Mohawk, Daniel Johnston, and Peelander Yellow Release NFTs on Emergent Online Marketplace
Austin music jumps into the collectable digital art trend
By Kevin Curtin,
3:05PM, Wed. Apr. 7, 2021
Non-Fungible Tokens, or NFTs, one-of-a-kind digital collectibles selling for surprising sums, now arrive in Austin. One featuring the art and music of late songwriter Daniel Johnston comes up for sale on Friday. Another NTF, a visual representation of local music venue the Mohawk, auctions tonight.
The Johnston NFT features six colorful frogs that blink as a keyboard instrumental from the 1985 track “Fly Eye” plays. The late outsider artist’s famed phrase “Hi, how are you” sits at the top and one frog speech bubble reads “Fine thank you.” The words “Daniel Johnston is alive somewhere” run at the bottom. According to Daniel’s brother, Dick Johnston, the image comes from a drawing the family found shortly after the singer and visual artist’s passing in 2019.
The Johnston estate collaborated with Daniel’s manager, Tom Gimbel, Lee Foster of Electric Lady Studios, and the United Talent Agency on the exclusive crypto art, offered through the Foundation.app platform. It’s a 1-of-1 edition going on-sale Friday at 3pm EST. The bidding cycle lasts 24 hours with no reserve price.
Like many art NFTs, Daniel Johnston is Alive Somewhere maintains no tangible representation. Others, including the Mohawk’s colorful digital GIF, include a utility aspect. The purchaser of the Red River venue’s Golden Ticket NFT, designed by acclaimed digital artist Young & Sick (aka Nick van Hofwegen), receives entry to any show at the Mohawk, with a plus one, for a year. The reserve bid for it currently lists for $23,591.27.
The fundraiser for the shuttered club, plus the NIVA (National Independent Venue Association) organization, joins nine other Hofwegen illustrations for additional landmark venues nationwide. In addition to Mohawk’s Golden Ticket, their series of Open Edition Collectable run roughly $700 a pop. That auction, which accepts both credit cards and crypto currency, begins tonight at 6pm EST and remains open for 48 hours.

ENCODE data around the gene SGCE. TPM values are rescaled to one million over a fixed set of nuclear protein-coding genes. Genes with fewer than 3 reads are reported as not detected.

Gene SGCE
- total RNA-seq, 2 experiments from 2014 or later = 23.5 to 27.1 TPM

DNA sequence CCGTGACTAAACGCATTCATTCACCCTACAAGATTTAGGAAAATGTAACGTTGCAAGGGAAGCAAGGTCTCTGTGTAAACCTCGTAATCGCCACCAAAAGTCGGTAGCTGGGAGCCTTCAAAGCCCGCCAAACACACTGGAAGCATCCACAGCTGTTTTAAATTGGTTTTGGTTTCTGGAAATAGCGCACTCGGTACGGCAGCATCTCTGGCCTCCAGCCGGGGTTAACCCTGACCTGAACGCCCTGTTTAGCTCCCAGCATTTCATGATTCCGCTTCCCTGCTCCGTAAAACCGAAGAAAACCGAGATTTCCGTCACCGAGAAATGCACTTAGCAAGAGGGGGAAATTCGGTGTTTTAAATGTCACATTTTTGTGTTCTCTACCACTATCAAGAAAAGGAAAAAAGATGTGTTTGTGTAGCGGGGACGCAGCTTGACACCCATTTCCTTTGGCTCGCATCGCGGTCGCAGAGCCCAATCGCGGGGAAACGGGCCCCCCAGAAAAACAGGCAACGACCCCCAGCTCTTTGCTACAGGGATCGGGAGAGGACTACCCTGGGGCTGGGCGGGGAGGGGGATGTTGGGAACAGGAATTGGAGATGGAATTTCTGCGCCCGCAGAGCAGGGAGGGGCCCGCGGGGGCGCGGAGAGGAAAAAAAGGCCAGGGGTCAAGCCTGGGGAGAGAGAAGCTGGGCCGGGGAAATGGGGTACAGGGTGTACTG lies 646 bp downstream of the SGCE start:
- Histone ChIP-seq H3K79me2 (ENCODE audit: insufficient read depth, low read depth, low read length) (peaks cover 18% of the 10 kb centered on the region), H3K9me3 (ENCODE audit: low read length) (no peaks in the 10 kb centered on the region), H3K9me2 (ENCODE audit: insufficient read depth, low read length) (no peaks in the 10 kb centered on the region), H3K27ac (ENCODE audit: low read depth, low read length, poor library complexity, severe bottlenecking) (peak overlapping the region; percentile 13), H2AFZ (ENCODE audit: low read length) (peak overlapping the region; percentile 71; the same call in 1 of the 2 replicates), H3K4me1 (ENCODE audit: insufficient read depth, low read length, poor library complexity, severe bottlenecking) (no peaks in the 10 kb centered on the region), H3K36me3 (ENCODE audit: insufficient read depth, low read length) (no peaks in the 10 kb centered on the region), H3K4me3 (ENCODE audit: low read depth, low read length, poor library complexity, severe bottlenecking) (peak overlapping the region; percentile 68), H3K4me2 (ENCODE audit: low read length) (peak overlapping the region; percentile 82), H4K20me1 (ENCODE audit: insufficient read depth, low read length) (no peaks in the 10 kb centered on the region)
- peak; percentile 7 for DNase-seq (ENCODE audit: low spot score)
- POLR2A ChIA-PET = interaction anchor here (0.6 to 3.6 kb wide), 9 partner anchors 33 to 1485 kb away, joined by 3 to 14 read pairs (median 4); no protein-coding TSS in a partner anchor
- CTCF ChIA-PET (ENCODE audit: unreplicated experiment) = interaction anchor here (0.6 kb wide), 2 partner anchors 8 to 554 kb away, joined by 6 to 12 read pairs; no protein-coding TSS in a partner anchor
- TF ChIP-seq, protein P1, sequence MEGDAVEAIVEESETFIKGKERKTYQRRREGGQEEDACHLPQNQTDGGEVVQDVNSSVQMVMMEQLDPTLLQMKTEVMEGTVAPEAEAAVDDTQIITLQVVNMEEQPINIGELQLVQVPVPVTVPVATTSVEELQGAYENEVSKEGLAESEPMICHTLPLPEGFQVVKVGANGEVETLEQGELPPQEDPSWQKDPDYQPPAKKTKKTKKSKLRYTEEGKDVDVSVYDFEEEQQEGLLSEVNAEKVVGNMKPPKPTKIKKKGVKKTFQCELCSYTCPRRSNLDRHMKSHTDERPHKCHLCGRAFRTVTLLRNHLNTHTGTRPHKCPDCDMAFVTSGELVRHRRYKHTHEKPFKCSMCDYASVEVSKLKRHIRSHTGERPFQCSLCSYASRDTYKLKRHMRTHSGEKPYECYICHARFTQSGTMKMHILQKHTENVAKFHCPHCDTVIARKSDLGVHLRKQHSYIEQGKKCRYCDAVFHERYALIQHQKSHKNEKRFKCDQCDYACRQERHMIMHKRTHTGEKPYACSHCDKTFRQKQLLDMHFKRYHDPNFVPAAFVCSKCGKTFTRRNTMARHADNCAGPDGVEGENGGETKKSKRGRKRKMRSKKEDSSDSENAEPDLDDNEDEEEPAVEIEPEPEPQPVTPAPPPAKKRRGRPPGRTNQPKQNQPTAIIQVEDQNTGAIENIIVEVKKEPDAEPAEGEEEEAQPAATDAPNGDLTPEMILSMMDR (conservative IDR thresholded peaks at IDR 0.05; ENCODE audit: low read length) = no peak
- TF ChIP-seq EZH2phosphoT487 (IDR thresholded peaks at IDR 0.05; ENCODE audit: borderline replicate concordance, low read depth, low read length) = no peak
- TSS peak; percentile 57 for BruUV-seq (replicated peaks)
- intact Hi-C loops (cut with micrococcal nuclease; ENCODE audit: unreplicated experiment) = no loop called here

NFTs remain alternately intriguing and head-scratching. Famously, digital artist Beeple (Michael Winkelmann) sold a collage NFT for $69 million at Christie’s last month. Shortly after, Twitter CEO Jack Dorsey sold an NFT of his first tweet for $2.9 million and donated the proceeds to COVID-19 relief efforts in Africa. The band Kings of Leon, in March, released an album as an NFT with tiered perks including front row seats for life.
More practically, NBA Top Shop created a popular marketplace of basketball NFTs, because like sports cards, they’re tradable. They also hold a record of who owns it and how much they paid. Here’s a video that explains the new art medium in terms even most luddites can understand.
Joey Janisheck, founder of the Austin-based digital consulting business ScreenDUET, foresees a future where NFTs decorate our homes in the virtual reality worlds we’ll inevitably inhabit to some degree. He also says they’ll trade easier than physical items because of “friction free environments” where no physical product ever needs fussing over. Recently, he helped Austin painter/musician Kengo Hioki of Peelander Z mint several pieces of NFT crypto art, which are currently for sale online.
Janischeck sees NFTs as a new income stream for artists and, in Hioki’s case, potential earnings until it’s safe for “him to be crowd surfing over our heads again.”
“The interesting thing is with these NFTs, they’re digital contracts and you can program them,” Janisheck explains. “For example, every time Kengo’s work changes hands, he gets a 10 percent referral fee in perpetuity.”
Given the surging popularity of NFTs, it’s only a matter of time before you can be the sole digital owner of an NFT representing the “I love you so much” wall on South Congress. I’ll be saving my money for an Old Emo’s Bathroom NFT so I can own an authentic metal piss trough urinal in my future virtual reality abode.